The process Dickeson prescribes is a one-size-fits-all program in which academic programs are slotted into five categories, essentially winners to losers, with the losers slated for elimination or consolidation. The numbers going into each category are supposed to be approximately equal, so that, even if only 5% of the programs are really problematic, another 15% must be tossed into the lowest category, regardless of their real situation. Other than Dickeson's astoundingly crude categories, obviously cribbed from the so-called "vitality curves" or "rank-and-yank" practices of some large corporations, there is really nothing original or striking here: universities can and should be constantly evaluating their programs, trimming those which no longer attract students and have no likely prospect of doing so in the future, creating new programs, etc. This is the kind of process a senior university administrator should know how to lead without having his or her hand held by an extremely expensive consulting firm. At the end of the day, Dickeson short-circuits his entire tough-guy schtick by saying that only the governing boards should have authority to close programs (p. 103), which is the situation nearly everywhere at present. This continues to allow trustees or regents, many of whom have very particular interests indeed, to swoop in and rescue their beloved programs--of which, by the way, athletics is often the focus--regardless of data concerning cost, reasonable future prospects, or the results of the actual prioritization study. If Dickeson were serious, which he most certainly is not, he would have provided an extended discussion of how many of the most non-viable programs remain in existence precisely because they are supported by senior administrators and trustees against all reason. He knows perfectly well who writes the big checks to his firm, after all. In my many years in higher education, I have yet to see a faculty line advertised without the authorization of a senior administrator, typically the president of an institution, a paycheck bearing the signature of one of those rank-and-file pointy-heads, or a new program created without the approval of the board.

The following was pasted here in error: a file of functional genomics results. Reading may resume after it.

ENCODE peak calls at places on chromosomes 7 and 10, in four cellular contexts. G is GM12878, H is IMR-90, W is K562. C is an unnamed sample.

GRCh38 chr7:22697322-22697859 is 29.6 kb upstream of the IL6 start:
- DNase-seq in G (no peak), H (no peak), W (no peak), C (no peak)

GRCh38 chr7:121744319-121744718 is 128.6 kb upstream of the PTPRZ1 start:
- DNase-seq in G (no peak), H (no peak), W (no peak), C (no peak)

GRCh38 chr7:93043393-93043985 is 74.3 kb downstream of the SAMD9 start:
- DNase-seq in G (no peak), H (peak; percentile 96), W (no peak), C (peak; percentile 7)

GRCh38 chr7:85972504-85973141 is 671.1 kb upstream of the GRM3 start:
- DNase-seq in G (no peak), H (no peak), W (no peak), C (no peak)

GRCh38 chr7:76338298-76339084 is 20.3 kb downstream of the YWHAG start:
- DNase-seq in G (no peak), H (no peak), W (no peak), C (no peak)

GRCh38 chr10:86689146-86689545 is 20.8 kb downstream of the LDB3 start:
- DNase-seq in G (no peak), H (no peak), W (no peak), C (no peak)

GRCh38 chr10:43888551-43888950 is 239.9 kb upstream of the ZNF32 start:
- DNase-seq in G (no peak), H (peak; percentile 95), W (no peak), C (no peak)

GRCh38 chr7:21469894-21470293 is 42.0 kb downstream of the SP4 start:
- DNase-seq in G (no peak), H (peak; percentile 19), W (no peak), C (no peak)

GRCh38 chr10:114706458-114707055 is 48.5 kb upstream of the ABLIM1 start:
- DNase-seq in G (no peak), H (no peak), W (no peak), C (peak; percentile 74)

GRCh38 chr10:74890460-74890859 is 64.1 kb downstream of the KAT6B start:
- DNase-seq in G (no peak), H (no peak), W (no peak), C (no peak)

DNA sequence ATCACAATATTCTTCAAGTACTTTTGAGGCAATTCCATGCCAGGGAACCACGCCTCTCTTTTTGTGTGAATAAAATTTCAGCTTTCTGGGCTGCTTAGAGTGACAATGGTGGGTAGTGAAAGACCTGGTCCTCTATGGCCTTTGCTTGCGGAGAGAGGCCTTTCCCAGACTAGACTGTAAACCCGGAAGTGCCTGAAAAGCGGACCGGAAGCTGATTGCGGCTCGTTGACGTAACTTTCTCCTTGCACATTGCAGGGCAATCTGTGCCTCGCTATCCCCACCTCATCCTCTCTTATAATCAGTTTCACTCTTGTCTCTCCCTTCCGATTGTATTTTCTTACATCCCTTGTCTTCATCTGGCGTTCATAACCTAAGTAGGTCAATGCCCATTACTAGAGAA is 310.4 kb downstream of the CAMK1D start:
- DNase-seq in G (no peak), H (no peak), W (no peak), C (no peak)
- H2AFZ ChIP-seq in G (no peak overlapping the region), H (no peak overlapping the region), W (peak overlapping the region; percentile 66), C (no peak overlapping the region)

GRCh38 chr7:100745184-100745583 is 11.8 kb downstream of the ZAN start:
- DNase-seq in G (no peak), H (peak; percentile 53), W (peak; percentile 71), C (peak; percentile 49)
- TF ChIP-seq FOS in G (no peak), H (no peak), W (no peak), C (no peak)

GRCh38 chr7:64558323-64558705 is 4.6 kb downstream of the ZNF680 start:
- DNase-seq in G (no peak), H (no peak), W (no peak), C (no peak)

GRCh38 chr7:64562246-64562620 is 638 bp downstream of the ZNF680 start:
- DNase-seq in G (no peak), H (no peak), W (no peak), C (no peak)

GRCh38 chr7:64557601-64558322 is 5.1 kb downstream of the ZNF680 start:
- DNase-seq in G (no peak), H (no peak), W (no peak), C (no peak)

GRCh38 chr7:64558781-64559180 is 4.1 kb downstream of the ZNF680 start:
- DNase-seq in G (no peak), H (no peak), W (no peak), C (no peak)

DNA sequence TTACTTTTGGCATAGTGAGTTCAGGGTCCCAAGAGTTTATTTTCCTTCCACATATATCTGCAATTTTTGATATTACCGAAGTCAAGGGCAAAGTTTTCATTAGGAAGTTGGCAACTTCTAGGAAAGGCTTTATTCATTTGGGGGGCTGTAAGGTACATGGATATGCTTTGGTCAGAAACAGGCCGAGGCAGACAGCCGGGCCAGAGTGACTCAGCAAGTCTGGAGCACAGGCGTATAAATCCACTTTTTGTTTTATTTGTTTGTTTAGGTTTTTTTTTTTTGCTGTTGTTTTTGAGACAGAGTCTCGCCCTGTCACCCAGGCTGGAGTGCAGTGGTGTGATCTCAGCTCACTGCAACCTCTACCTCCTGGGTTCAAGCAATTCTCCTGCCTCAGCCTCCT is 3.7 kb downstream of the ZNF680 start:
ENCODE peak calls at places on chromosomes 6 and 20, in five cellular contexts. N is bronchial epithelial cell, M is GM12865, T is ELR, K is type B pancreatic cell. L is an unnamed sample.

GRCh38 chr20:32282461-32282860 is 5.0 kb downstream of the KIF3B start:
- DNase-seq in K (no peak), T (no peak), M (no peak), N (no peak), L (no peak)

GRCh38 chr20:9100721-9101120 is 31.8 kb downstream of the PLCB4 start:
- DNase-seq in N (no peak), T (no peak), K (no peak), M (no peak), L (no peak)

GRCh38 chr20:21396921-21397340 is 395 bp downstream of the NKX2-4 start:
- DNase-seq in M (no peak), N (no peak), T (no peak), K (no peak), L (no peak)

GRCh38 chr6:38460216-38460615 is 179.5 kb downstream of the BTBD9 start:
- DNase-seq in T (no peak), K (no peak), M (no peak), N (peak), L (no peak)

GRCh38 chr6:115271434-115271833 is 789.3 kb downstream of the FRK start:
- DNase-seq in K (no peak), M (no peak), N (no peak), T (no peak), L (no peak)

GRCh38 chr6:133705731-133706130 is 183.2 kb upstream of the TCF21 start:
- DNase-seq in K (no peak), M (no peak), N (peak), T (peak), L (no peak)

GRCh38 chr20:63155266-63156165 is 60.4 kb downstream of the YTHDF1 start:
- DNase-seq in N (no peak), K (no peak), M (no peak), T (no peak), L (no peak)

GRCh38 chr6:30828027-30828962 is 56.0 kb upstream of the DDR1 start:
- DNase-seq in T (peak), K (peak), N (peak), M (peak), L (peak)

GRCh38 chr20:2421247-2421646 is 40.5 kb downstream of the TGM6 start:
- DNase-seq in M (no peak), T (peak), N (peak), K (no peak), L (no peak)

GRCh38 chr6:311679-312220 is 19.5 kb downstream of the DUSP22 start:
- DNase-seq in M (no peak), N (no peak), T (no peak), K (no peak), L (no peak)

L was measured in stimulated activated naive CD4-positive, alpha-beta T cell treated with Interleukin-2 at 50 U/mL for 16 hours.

The intention of mechanically slotting 40% of an institution's programs into "eliminate/consolidate" or "reduce support" categories is simply to scatter the attention of faculty and students between so many threatened programs that effective resistance becomes impossible. Departments with perfectly healthy programs by any reasonable standard are compelled to spend time defending themselves and their students' educations rather than responding to unreasonable threats to other programs. The more or less inevitable consequence of Dickeson's approach is a "bunkered" institution, in which other departments are seen not as potential partners, but outright adversaries.